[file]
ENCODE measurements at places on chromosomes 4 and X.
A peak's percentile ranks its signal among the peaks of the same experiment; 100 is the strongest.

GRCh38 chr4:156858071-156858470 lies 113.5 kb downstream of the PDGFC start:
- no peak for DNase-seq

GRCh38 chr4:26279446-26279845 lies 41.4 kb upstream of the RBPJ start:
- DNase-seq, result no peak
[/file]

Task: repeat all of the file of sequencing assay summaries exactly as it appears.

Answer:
ENCODE measurements at places on chromosomes 4 and X.
A peak's percentile ranks its signal among the peaks of the same experiment; 100 is the strongest.

GRCh38 chr4:156858071-156858470 lies 113.5 kb downstream of the PDGFC start:
- no peak for DNase-seq

GRCh38 chr4:26279446-26279845 lies 41.4 kb upstream of the RBPJ start:
- DNase-seq, result no peak